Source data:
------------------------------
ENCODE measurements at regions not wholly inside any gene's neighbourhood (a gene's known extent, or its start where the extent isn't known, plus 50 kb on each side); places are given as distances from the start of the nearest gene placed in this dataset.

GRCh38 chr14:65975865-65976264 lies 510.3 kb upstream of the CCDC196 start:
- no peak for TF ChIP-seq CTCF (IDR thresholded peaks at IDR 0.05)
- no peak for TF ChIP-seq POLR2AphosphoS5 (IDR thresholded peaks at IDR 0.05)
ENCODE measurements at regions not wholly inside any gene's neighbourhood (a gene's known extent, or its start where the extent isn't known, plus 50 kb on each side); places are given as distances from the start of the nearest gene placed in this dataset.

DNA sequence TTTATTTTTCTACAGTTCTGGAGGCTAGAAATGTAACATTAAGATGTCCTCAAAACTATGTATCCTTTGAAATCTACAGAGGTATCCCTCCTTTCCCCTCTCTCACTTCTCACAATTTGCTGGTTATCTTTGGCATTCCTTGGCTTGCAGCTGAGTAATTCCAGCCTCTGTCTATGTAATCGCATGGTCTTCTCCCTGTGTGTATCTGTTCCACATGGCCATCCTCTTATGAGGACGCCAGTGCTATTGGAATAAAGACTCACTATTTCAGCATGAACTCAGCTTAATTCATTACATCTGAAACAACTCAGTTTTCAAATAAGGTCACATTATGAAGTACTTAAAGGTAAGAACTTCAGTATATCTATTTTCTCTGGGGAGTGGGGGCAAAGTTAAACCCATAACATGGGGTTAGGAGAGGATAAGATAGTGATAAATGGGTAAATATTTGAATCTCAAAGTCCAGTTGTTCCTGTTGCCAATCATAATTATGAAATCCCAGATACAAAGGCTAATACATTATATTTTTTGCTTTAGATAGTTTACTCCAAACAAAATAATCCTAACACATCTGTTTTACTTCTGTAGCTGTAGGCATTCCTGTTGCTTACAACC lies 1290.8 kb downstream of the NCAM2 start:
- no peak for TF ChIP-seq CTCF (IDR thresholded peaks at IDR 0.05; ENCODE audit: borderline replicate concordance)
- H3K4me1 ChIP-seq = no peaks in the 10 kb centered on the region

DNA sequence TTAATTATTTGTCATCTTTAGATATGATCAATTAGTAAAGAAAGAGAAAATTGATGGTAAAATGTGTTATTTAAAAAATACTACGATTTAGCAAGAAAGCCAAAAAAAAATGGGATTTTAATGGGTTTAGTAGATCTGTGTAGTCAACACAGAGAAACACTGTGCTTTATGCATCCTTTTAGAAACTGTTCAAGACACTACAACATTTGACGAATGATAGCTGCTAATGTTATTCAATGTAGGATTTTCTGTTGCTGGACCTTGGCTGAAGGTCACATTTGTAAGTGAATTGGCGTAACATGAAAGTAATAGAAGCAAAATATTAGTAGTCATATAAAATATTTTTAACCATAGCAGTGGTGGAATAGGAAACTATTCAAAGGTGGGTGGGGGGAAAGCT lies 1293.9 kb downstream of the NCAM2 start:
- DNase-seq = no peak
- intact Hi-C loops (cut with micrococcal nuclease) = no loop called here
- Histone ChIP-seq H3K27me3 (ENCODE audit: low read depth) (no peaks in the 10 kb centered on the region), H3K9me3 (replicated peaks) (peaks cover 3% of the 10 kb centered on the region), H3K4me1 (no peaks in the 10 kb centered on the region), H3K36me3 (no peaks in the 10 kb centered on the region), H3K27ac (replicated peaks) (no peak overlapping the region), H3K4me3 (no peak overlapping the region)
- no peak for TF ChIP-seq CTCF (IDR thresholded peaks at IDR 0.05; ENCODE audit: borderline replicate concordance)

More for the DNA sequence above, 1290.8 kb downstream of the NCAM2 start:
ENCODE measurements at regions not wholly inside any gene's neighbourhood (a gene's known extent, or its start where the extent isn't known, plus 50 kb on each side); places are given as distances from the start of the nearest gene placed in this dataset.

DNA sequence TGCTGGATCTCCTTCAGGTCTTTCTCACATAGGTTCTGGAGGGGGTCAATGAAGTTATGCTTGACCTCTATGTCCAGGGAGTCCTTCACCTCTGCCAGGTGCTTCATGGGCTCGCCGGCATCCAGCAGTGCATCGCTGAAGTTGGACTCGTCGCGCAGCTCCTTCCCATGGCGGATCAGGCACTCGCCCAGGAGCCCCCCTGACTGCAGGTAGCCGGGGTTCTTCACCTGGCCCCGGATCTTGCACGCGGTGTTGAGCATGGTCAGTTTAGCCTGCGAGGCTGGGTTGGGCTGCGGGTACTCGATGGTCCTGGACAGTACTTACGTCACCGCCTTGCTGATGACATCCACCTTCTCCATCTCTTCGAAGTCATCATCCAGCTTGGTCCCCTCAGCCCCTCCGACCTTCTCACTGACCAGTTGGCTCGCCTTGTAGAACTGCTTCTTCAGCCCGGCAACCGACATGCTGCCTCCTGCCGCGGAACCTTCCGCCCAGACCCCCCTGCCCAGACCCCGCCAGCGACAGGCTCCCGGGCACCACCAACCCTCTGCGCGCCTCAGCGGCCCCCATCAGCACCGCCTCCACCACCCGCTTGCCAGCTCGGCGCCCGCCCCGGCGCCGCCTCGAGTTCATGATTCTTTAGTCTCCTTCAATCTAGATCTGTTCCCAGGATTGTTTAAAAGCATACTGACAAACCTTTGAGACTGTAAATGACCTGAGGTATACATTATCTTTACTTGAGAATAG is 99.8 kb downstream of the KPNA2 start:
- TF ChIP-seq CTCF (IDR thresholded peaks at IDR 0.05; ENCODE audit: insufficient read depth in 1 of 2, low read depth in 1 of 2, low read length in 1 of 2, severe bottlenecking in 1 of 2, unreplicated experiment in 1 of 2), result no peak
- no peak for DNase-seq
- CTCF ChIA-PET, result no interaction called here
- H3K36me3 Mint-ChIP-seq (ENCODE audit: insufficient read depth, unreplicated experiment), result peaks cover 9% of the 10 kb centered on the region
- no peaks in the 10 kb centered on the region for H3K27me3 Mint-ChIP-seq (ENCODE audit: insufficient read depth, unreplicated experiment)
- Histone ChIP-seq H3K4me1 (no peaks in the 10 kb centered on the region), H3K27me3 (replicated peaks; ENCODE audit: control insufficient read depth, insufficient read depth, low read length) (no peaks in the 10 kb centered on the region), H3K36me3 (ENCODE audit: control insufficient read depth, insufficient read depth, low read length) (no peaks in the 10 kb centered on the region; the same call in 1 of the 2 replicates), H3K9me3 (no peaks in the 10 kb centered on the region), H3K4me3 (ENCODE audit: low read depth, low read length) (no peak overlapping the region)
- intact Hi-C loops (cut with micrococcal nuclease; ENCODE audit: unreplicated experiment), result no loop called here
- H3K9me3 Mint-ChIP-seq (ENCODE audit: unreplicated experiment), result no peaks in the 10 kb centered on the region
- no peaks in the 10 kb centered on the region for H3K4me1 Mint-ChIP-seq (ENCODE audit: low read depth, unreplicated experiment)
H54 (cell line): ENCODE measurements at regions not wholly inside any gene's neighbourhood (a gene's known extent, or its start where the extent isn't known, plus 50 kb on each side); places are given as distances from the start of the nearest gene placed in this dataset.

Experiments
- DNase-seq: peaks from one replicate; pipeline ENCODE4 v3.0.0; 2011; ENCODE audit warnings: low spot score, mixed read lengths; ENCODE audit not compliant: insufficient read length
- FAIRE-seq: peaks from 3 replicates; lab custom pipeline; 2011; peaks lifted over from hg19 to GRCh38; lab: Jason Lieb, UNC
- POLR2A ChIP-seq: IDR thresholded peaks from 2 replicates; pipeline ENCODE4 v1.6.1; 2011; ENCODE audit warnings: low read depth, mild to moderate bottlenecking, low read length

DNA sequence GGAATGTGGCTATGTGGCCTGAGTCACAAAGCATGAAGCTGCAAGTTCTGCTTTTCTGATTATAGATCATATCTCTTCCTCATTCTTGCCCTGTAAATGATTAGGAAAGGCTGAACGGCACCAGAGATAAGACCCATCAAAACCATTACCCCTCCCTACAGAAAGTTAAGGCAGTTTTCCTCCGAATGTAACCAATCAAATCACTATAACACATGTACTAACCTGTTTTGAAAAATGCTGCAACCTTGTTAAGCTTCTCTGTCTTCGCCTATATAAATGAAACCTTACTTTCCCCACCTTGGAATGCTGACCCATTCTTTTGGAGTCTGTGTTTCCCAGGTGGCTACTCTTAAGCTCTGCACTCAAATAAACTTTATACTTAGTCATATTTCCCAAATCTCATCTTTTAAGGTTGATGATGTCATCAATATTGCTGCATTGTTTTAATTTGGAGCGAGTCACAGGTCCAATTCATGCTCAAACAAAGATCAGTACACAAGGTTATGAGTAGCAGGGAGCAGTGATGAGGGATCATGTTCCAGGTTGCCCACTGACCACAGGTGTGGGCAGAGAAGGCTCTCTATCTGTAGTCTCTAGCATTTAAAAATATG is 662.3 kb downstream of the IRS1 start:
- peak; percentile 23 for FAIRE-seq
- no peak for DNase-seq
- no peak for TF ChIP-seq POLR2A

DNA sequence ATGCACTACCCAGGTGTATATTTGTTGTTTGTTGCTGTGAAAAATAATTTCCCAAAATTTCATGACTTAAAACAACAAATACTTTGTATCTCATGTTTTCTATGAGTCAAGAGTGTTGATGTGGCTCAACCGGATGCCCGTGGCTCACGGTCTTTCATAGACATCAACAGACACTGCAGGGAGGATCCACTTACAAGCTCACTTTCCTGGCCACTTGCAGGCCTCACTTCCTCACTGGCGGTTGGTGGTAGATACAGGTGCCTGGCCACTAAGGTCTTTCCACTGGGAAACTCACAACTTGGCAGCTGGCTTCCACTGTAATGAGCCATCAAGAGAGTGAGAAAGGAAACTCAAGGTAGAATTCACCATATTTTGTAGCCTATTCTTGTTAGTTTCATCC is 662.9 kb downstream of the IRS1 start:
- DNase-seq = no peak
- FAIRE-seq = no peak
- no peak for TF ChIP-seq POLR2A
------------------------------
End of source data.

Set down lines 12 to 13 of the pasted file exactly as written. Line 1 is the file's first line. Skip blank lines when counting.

- Histone ChIP-seq H3K27me3 (ENCODE audit: low read depth) (no peaks in the 10 kb centered on the region), H3K9me3 (replicated peaks) (peaks cover 3% of the 10 kb centered on the region), H3K4me1 (no peaks in the 10 kb centered on the region), H3K36me3 (no peaks in the 10 kb centered on the region), H3K27ac (replicated peaks) (no peak overlapping the region), H3K4me3 (no peak overlapping the region)
- no peak for TF ChIP-seq CTCF (IDR thresholded peaks at IDR 0.05; ENCODE audit: borderline replicate concordance)